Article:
“He handled the situation really well,” said Getsy, now in his second season as the Bears’ offensive coordinator. “When you have a player the caliber that he had ahead of him, he did a great job of taking notes, studying and watching the best dude do his job. I think that’s all part of that process and he handled it really well.” 

Since a 1992 trade with the Falcons for Brett Favre, the Packers have enjoyed three decades of prominence at quarterback. Rodgers took over as Green Bay’s starter in 2008, earning 10 Pro Bowl appearances and leading a Super Bowl victory. 

Love, 24, is under contract with the Packers through the 2024 season. But given the structure of his extension signed in May, he is facing pressure to perform and earn his future with the Packers. 

“He’s a tough kid, resilient kid, smart, clearly talented,” said Patrick, who played with Love in Green Bay from 2020-21. “I mean, we saw where that organization took him in the draft. He was also willing to learn. Nothing but good things to say about the kid.” 

The Bears are facing the unknown as they line up against Love in the season opener. He has thrown just 83 career passes in regular-season games, plus played in limited preseason action. There is very limited sampling of what type of challenge Love poses to the Bears.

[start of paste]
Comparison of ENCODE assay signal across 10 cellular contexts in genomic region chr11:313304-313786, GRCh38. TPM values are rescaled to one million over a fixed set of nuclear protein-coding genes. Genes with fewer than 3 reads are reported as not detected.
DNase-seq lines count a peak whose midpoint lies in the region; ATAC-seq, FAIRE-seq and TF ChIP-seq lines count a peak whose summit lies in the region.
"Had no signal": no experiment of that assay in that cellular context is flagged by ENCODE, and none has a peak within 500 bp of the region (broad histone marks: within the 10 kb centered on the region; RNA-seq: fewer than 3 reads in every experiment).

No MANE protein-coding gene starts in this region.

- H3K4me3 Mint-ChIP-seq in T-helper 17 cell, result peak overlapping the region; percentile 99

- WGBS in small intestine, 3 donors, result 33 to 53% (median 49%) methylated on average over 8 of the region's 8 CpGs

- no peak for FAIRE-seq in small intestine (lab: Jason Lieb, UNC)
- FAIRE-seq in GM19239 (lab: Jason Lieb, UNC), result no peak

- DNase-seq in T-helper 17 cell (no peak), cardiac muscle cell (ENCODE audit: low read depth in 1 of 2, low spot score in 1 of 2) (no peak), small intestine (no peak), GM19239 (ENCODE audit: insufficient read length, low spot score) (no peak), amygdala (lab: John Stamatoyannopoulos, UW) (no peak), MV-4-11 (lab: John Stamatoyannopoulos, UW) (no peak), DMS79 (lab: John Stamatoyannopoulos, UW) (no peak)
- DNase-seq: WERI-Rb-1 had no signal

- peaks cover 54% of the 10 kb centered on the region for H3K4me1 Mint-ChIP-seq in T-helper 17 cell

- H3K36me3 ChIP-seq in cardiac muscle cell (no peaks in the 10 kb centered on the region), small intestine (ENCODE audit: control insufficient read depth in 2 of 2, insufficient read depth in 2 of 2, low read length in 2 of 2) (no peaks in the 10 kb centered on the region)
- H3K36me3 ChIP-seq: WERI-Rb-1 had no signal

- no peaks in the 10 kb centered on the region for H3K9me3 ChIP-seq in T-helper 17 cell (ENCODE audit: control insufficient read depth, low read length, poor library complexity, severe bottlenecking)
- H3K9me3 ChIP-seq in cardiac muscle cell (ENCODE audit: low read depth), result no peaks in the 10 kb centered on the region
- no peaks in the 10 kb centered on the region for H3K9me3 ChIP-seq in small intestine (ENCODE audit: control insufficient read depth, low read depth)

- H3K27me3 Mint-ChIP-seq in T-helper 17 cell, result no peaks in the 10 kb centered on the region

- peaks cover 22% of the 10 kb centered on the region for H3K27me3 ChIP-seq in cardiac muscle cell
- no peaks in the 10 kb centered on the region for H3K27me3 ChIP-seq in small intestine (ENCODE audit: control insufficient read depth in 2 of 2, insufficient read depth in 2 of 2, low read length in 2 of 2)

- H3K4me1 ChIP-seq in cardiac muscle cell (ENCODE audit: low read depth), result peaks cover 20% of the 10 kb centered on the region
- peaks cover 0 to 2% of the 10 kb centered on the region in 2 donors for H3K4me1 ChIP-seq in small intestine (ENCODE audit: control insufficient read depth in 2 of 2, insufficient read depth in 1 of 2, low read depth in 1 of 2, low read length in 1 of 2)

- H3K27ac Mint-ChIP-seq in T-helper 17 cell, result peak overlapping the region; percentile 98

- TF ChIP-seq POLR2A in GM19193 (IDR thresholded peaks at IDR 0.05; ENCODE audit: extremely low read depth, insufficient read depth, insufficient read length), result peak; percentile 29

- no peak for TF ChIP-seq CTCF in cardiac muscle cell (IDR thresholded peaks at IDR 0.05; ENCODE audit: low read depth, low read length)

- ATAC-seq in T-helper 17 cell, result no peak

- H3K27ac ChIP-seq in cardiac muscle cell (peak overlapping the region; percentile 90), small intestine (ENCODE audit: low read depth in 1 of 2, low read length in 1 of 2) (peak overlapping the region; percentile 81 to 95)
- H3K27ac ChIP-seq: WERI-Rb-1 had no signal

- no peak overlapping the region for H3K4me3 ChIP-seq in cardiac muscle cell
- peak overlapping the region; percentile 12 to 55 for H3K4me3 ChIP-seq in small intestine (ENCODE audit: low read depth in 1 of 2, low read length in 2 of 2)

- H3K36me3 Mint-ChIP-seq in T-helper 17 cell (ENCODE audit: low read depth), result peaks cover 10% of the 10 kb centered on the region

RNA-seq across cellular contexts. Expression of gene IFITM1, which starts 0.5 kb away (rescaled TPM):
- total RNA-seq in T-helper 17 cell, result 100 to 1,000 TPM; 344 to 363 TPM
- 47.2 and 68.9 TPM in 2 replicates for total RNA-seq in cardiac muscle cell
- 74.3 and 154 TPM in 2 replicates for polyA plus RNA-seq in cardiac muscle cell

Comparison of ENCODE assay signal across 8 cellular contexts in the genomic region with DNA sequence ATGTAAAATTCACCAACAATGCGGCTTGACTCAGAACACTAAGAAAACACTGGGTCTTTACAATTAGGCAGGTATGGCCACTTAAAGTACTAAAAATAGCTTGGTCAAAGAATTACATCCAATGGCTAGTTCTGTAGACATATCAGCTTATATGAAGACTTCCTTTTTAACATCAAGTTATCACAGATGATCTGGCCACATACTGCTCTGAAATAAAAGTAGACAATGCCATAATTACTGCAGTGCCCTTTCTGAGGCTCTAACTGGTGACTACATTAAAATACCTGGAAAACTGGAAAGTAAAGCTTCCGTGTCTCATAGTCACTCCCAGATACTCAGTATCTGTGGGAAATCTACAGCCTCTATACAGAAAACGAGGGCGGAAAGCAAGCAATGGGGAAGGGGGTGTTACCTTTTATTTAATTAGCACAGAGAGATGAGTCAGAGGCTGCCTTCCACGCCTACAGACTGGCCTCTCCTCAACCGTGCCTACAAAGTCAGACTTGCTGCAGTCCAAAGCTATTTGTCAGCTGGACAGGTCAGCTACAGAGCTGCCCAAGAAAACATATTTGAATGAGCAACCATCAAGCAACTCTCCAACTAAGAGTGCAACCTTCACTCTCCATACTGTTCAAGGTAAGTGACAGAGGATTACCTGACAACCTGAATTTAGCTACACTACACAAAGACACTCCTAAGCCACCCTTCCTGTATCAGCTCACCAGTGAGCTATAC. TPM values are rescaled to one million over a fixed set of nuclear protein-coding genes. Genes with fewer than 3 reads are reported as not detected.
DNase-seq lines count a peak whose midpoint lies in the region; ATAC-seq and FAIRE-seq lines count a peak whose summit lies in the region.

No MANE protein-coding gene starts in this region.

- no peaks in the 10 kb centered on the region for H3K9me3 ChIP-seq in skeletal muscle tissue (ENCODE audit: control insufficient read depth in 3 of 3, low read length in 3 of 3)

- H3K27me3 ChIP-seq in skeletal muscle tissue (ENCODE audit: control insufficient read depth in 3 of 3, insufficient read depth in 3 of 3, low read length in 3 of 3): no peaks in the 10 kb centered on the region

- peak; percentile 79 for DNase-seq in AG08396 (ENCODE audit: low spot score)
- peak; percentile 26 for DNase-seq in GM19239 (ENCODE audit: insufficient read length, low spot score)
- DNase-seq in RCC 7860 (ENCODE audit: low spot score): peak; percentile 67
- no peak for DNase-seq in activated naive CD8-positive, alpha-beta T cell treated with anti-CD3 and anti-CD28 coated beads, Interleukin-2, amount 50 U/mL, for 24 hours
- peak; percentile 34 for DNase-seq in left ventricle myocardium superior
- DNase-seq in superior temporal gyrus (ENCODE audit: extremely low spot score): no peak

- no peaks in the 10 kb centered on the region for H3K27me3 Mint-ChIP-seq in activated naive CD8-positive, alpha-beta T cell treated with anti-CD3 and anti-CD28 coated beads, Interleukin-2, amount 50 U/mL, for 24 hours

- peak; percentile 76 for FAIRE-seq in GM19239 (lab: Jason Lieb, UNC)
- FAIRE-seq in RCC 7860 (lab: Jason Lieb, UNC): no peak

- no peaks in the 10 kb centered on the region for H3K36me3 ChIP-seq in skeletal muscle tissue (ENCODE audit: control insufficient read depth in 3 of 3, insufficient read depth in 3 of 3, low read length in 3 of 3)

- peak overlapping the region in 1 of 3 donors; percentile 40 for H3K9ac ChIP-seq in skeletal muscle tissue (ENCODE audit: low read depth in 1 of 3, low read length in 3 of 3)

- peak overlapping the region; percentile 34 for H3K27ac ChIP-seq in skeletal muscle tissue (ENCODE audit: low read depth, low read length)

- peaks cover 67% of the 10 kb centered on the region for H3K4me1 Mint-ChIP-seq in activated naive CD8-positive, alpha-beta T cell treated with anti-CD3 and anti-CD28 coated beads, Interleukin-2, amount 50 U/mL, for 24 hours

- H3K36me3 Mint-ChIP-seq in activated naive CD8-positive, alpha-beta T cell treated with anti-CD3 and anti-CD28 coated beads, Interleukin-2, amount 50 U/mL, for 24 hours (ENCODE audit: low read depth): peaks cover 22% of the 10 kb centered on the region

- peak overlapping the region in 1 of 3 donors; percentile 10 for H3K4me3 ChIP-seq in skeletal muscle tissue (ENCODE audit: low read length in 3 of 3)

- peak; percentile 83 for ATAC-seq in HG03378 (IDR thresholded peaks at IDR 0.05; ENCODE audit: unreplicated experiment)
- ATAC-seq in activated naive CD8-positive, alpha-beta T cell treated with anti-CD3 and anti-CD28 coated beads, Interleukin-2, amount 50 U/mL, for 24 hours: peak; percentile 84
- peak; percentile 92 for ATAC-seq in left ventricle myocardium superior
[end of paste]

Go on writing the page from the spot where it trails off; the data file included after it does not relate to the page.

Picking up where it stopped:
Whether this is the first of a few matchups between Love and Chicago or perhaps the start of a long era ahead, the Bears are up for the task. 

“What we’re trying not to do is hunt up too many ghosts and say we think he’s going to do this, we think this going to happen, we think they are going to do these things,” defensive coordinator Alan Williams said. “What we have to focus on is what Green Bay has done up until this point and then see what they’ve done, and then look at Love in the preseason and see what he does well.  

“He gets the ball out of his hand, he throws a phenomenal deep ball, outside he has great touch, it seems like he makes good decisions, fast decisions, fast processor. So, we’re just trying to look at what they’ve done in the past, what they have done in the preseason and just go from there.